In illustrating examples of bureaucratic connivance and mismanagement, ‘Yes Minister’ provided generations of viewers much enjoyment and a subtle way of holding government to account.
Democrats have been forcing us to watch ‘Groundhog Day: Trump Edition’ for three years straight because they refuse to accept that in America, the people are the sovereign, not the deep state Democrats control.
This entire episode, and many more, should cause us to rethink certain legal principles related to federal employees that have governed us for decades.
Democrats and the Deep State have elevated more policy disagreements to what amounts to an attempted coup. Just listen to Alex Vindman.
Trump’s presidency has been defined by senior government officials who are open about their loyalty to the administrative state, including criminal acts and abuses of power, over the imperatives of a democratically elected president.
What we in the US are seeing now, and have ever since Donald Trump was elected, is an attempt by Democrats to weaponize the legal system to further a nakedly political agenda.
Too many of the unelected bureaucrats who staff the alphabet soup agencies seem to feel entitled to circumvent the will of the American people when it conflicts with their priors.
We need a Federalist Society-type organization to train young conservatives to become federal bureaucrats if we want to slay the Big Government leviathan.
Intending to paint Jeff Sessions negatively, the Times accidentally paints a diligent and effective agency head who is achieving results over the objections of a large, entrenched, and politically extreme bureaucracy.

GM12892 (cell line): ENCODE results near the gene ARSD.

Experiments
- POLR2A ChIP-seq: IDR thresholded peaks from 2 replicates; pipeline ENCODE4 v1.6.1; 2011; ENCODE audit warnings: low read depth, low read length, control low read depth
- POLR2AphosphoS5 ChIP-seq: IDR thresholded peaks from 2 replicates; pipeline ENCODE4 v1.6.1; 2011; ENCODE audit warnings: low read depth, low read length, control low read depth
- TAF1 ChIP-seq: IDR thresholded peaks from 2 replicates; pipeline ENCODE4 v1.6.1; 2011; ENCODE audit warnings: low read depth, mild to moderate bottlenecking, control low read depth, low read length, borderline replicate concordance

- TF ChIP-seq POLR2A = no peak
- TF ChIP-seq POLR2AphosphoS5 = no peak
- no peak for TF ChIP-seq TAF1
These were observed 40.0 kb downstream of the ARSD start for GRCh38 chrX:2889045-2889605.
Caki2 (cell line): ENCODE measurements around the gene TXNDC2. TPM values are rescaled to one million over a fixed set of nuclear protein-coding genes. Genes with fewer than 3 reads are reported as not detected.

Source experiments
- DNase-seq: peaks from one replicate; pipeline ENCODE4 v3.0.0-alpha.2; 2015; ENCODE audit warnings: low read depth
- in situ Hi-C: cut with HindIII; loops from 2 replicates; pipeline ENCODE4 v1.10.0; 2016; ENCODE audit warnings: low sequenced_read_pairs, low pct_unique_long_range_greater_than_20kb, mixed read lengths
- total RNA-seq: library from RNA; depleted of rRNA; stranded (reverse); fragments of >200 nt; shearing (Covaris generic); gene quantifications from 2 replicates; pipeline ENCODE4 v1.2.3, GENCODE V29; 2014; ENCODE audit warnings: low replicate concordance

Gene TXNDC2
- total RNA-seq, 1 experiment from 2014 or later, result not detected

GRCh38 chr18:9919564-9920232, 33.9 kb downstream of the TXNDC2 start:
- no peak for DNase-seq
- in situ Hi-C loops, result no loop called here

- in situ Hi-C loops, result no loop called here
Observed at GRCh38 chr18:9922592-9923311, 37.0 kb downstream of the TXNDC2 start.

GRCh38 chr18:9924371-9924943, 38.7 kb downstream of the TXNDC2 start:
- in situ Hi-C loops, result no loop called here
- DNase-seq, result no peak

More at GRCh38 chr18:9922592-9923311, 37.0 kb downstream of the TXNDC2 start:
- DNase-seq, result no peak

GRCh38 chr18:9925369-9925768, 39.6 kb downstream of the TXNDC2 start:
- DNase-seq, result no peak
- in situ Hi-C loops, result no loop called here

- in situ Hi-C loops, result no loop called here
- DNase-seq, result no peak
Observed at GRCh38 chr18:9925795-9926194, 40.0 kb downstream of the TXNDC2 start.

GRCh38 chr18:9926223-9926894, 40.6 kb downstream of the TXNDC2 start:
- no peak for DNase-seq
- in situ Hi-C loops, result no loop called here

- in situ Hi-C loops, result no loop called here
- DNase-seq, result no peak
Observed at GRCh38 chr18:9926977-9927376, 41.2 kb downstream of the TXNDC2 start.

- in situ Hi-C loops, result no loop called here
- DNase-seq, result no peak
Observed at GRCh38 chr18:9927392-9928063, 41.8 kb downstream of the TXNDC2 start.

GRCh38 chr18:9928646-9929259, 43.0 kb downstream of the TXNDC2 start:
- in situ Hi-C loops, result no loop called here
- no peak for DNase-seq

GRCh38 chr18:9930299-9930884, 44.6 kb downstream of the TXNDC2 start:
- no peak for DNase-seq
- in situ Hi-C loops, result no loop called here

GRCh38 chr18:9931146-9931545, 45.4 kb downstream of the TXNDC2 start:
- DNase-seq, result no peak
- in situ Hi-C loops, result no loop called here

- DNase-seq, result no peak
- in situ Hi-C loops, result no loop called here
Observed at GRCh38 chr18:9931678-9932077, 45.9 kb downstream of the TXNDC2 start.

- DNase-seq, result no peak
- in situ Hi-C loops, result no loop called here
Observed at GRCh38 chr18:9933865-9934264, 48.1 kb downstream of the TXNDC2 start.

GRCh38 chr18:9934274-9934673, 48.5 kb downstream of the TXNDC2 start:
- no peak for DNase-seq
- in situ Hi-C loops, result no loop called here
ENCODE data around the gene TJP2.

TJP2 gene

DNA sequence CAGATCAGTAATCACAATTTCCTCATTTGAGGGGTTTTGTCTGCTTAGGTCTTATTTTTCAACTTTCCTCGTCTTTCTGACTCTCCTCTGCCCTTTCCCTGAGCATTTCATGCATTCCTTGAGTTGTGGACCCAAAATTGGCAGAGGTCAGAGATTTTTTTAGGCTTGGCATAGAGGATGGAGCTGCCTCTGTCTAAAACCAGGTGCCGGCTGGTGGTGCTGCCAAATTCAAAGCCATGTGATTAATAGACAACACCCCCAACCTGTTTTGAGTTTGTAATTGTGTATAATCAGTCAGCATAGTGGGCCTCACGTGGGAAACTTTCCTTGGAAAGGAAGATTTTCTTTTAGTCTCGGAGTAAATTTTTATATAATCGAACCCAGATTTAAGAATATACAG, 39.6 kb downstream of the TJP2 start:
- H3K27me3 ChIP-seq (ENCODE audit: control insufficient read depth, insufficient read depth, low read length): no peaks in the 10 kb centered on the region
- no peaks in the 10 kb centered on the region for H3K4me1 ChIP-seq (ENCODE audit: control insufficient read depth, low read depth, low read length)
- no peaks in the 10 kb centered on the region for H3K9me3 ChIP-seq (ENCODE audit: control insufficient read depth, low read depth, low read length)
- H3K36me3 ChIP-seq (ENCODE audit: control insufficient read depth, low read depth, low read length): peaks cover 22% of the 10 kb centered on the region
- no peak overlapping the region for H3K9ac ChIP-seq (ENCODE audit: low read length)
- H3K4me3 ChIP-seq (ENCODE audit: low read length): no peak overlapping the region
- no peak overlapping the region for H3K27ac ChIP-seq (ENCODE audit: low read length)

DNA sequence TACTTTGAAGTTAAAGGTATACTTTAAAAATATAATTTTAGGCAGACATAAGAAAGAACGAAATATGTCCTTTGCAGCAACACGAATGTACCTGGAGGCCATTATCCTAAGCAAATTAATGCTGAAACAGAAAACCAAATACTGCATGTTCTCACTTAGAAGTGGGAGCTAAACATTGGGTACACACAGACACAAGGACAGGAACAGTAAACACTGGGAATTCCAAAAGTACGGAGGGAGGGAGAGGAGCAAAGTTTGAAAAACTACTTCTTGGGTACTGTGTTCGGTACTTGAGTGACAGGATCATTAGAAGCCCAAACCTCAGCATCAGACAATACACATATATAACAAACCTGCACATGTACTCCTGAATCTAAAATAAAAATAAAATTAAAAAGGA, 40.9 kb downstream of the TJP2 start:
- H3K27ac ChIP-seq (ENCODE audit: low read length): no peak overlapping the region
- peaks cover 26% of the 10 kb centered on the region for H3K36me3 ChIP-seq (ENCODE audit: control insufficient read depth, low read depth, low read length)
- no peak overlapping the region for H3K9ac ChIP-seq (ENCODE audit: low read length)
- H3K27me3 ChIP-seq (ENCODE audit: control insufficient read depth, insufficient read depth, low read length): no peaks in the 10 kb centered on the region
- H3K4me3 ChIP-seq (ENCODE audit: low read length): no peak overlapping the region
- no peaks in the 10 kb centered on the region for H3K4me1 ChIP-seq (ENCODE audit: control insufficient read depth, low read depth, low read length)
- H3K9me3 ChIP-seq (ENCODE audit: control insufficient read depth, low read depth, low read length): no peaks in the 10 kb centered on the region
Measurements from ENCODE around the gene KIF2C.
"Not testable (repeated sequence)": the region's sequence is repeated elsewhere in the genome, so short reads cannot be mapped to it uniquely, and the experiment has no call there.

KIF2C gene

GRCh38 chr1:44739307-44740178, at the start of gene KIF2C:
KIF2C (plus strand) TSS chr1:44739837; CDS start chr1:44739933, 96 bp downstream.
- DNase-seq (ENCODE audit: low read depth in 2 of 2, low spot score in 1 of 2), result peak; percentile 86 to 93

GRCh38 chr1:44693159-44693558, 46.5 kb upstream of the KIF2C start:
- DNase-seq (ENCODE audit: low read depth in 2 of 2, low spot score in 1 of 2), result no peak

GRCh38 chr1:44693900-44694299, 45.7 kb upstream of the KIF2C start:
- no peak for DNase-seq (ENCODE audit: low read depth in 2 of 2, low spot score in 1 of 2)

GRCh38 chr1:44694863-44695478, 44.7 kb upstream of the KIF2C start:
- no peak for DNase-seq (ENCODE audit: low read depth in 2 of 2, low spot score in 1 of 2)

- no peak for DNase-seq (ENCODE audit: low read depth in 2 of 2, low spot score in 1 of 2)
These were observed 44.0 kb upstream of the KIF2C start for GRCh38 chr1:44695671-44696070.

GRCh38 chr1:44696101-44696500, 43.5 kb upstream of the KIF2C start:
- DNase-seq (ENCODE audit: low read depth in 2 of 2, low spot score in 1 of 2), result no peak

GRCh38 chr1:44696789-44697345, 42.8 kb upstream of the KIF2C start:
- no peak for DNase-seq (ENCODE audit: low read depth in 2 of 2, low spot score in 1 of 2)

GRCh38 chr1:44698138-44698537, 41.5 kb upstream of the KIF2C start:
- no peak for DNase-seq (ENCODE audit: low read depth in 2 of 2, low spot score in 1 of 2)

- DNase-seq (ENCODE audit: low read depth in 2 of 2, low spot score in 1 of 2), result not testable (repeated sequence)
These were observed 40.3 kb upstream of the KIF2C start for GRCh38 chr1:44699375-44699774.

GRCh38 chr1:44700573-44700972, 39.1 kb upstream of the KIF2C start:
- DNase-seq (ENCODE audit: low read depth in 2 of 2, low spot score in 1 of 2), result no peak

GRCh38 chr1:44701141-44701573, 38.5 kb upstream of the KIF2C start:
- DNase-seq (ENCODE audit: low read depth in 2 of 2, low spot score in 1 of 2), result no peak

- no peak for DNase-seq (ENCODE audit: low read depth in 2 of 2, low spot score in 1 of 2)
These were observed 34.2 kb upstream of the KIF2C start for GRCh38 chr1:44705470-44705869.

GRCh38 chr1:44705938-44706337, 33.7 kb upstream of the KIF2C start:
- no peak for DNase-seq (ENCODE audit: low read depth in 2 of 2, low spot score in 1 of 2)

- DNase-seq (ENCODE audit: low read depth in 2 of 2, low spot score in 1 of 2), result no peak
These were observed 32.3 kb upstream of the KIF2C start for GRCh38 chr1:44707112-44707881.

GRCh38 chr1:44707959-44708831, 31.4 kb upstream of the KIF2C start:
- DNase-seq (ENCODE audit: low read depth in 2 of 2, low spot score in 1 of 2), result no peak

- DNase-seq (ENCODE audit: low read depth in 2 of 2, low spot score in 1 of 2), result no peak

Today, it is nearly impossible to fire the 2.8 million federal bureaucrats who staff the executive agencies, from which they issue rules that directly affect the lives of Americans every day.
The United States’ civil service could fairly be described as the branch of the Democratic Party that does not have the inconvenience of standing for election.
FBI agents deserve a seasoned criminal investigator or counterintelligence agent to lead them — someone who also survived the Academy, carried a gun and badge, worked the hard cases, and fought the bureaucratic fight.
President Donald Trump called for something very controversial in Washington DC: to treat government employees as though they work for us.
Richard Thaler might be very smart, but his contribution to economics was largely, as he put it himself, to ‘make a career stealing ideas from psychologists.’
Some reports say the Environmental Protection Agency is now focused on undermining science. From what I know as a professional scientist, nothing could be further from the truth.
The United Nations and other international organizations are prime examples of a bureaucracy run amuck to the point of undermining democratic rule and the people’s sovereignty.
Do Republicans really think that fewer than 5,000 appointees can win against 2.8 million federal employees who have a vested interest in absolutely nothing changing?
Critics of Common Core warned us that ‘college-ready’ actually meant community-college ready. It looks like they were being too generous.
We no longer live in a constitutional republic—we’re subject to the rule of an unaccountable administrative state and a new book argues that fighting back is the only way to preserve our freedoms.
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